The Civil Rights Battle in 2016
Our nation celebrated the life and legacy of Dr. Martin Luther King, Jr. this week.
I spoke about King and his legacy on the House Floor on Monday.
But just remembering him isn’t what Dr. King would want us to do. Instead of talking about the past, he’d want us to continue the fight for equality and justice.
All students have a right to an education. Yet 60 years after Brown vs. Board of Education, our kids are not receiving an equal education.
We need to make sure that each and every child in Washington has the chance at a great education and the opportunity to succeed.
This excellent article from the Seattle Times highlights one of the many structural problems involving racial disparity within our public education system. Black students and Hispanic students are far more likely to be disciplined than white students.
Unequal discipline practices within our public schools are just one of several problems contributing to inequality in education in Washington state.
The Supreme Court’s recent decision to invalidate the charter school law dealt yet another blow to students and families who are not being served by traditional public schools. Charter schools represent a door to success for many minority and low-income students and I am working on solutions to keep this door open.
Whether a student graduates from high school, attends college or achieves future success should not depend on the color of their skin or their zip code. This is the civil rights fight of today’s generation. We must close the educational opportunity gap.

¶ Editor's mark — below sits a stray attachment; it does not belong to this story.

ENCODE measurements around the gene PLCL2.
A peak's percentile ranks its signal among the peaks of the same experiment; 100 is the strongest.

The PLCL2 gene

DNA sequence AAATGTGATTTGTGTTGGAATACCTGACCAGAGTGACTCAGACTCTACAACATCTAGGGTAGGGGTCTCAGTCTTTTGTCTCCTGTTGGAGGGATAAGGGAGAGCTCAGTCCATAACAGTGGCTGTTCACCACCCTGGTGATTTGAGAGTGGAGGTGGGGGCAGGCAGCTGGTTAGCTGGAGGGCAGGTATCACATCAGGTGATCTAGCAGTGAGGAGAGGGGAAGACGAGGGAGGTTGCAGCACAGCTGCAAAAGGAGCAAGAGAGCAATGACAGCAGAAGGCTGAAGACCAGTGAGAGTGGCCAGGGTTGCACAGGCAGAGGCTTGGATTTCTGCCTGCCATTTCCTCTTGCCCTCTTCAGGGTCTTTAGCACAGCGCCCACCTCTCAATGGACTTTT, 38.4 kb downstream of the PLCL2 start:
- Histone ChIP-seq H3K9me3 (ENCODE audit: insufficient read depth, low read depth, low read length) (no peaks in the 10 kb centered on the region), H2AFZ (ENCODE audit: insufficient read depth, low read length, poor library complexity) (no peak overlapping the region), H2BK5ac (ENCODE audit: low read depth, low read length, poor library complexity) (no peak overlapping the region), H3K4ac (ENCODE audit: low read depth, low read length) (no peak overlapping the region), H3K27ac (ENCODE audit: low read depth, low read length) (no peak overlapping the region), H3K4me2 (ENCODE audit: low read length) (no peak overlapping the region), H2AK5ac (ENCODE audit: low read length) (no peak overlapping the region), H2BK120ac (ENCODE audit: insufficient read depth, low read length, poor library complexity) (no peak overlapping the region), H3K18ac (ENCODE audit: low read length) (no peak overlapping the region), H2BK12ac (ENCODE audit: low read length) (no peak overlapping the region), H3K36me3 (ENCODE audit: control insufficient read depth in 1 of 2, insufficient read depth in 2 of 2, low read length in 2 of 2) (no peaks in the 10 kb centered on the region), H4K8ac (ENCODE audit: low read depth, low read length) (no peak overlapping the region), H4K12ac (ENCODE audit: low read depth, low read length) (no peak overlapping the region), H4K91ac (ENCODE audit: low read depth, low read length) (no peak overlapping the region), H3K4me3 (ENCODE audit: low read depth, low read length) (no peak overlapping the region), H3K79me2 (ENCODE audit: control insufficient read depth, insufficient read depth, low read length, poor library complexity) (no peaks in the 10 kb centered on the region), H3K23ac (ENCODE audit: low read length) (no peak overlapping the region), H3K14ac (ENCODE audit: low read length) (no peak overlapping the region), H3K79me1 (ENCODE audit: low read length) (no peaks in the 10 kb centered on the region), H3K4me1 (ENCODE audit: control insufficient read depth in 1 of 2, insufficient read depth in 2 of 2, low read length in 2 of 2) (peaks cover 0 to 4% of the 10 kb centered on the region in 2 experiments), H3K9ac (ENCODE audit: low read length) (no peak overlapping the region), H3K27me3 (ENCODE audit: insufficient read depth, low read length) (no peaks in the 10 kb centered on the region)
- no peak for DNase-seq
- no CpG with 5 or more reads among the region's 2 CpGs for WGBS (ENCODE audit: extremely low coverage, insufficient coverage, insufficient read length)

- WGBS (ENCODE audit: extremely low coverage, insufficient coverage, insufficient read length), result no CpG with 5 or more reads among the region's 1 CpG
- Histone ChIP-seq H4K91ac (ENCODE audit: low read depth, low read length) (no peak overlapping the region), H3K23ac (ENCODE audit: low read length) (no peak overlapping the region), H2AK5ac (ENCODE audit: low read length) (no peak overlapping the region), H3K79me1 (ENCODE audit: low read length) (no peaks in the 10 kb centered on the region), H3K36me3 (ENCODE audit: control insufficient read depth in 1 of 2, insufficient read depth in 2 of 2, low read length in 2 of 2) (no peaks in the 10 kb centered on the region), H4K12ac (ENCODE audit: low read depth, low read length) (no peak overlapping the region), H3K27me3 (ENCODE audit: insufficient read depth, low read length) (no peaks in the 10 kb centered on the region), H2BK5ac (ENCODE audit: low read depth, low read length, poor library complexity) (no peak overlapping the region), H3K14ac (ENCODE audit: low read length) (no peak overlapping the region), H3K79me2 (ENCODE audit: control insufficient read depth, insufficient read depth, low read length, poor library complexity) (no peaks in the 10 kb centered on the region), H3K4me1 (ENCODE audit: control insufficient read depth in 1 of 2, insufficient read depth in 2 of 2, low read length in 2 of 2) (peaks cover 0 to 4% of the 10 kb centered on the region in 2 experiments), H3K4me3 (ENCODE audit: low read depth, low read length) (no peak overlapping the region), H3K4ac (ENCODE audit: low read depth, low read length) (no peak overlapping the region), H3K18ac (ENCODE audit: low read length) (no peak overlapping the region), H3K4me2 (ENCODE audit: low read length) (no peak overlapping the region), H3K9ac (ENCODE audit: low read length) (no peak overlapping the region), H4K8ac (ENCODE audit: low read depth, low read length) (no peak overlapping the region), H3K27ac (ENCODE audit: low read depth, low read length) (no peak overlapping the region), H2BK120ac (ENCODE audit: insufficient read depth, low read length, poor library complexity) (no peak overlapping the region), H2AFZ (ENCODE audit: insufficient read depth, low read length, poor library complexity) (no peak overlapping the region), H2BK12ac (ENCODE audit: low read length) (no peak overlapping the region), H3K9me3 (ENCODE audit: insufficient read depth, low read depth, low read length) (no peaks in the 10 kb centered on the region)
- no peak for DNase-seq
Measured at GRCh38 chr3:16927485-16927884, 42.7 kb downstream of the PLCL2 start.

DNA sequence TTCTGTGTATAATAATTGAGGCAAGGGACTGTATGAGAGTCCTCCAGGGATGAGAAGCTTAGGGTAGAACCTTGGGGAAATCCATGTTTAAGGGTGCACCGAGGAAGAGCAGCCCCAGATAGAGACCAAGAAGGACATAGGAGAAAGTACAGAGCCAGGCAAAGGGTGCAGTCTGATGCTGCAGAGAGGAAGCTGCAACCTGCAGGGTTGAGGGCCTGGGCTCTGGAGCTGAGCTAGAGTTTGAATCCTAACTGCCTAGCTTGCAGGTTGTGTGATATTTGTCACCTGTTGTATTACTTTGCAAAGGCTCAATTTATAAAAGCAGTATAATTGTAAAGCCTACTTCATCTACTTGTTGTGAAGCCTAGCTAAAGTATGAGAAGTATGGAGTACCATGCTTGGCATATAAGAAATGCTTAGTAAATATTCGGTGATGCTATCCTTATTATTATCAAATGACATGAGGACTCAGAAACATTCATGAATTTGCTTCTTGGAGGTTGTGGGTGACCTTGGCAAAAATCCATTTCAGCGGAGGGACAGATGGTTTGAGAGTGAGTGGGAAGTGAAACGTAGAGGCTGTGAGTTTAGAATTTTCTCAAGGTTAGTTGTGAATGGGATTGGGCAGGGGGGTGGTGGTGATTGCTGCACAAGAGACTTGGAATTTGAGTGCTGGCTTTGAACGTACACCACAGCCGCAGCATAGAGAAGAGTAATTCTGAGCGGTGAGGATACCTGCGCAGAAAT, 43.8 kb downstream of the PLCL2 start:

Visiting the legislature
Many people had Monday off of school or work in remembrance of Dr. Martin Luther King Jr. But the Legislature is still in session and I had the great pleasure of meeting with people who use their day off as a day of action and come to Olympia to visit with their legislators.
This year I spoke with young people from SE Seattle PEACE Coalition/206 Rising. Most of them attend Aki Kurose. For the last few years I have successfully advocated for Aki Kurose to receive urban school turn around money. These students came to Olympia to learn more about the legislative process and how they can get involved with their government.
Increasing voter access
Coming to Olympia isn’t the only way to get involved in your government. One of the most fundamental ways to have your voice heard is by casting a vote. I am proud to support two bills that were introduced this year to increase the voter participation in Washington.
One good predictor of whether someone will vote is to look and see if they have voted in the past. So to increase the number of young people who form the habit of voting early on, I am co-sponsoring House Bill 2707 to allow 17-year-olds to preregister to vote when they get their driver’s license. The teens would not be registered and eligible to vote until their 18th birthday. Many of us take advantage of motor voter registration, easily registering or updating our registration while renewing our driver’s licenses. By not giving 17-year-olds this same advantage, we are missing a great opportunity to engage young people in their democracy.
Another bill I am co-sponsoring, House Bill 2682, would automatically register people to vote when they get or renew a driver’s license, get health benefits through the health benefit exchange or get services from the state. People could opt-out if they do not want to register to vote.
I strongly support increasing voter turnout so we can make sure that democracy represents people, not corporate interests.